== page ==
The Executioner (1974, d. Teruo Ishii)

The Story: A former police commissioner brings together a ninja, a hapkaido master pervert, and a disgrased cop turned hitman to stop a drug ring with diplomatic immunity.

The Review: I've seen more Sonny Chiba (our ninja) movies than...well, than most people I know. Like many early martial arts stars, his movies are always lacking one magical moments that could've made them great. In one, it's production values, in another it's strong story, in a third it's any form of coherency whatsoever. And yet, almost every one of them is still infinitely watchable because they deliver the one thing everyone wants: copious amounts of ass whoopin's. (The bonus with Sonny movies for our male friends is the occasional gratuitous amount fo T&A.)

For me it was the first two Street Fighter movies that provided the earliest for instance when all of the pieces came together for Sonny. The Executioner is a...well somewhat distant second. It's a ridiculous amount of fun. It's got some fine slapstick jokes. It's got the copious amounts of beatdowns. It's even got the gratuitous nudity. It doesn't however, always quite make sense. Most of this revolves around the Sakura character who does little more than leer at the former police commissioner's daughter. It's never quite clear what the point of having him in the team is...well, from a story point of view. From a movie point of view, it's quite clear: he's comic relief. The other somewhat distracting aspect is the constant recycling of the villains. One gentleman in particular is missing an ear, and no matter how they dress him up or disguise him...he's sort of hard to miss.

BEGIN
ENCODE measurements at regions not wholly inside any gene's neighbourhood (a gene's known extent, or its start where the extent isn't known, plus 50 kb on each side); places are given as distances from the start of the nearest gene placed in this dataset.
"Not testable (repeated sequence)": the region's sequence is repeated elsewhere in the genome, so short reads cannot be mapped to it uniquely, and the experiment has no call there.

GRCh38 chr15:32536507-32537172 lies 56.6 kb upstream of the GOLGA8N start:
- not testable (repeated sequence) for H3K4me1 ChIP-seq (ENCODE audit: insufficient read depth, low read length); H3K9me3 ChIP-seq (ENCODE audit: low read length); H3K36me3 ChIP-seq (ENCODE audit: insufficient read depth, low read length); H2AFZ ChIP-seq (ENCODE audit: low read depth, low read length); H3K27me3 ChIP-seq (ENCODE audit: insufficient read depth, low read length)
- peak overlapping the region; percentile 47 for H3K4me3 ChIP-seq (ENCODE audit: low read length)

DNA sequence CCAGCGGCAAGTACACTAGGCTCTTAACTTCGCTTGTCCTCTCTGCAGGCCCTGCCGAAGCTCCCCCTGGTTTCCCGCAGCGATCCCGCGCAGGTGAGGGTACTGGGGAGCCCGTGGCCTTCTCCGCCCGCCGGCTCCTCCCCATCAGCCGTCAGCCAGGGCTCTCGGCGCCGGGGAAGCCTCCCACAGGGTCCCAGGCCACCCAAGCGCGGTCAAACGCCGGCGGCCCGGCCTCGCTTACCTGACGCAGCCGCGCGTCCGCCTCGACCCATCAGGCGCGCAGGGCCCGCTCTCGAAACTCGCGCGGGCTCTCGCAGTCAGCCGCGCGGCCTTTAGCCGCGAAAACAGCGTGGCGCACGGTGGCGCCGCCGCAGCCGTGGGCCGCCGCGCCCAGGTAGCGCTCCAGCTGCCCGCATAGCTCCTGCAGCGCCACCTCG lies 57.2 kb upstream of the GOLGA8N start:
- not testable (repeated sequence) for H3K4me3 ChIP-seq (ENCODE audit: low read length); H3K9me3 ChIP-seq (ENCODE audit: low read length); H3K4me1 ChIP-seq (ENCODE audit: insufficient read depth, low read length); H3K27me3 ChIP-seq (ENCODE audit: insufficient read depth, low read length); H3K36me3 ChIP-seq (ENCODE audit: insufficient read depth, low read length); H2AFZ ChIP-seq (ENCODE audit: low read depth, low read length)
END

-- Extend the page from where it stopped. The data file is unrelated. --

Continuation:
Still any movie that can somehow manage to bridge a gap between a scene where a character literally punches a guys eyeballs out of his head to a prison escape gag that involves a lot pepper-related sneezing has to at least be watchable. And this one was the least wacky of the a sense...

The Wackier...

Atragon (1963, d. Ishiro Honda)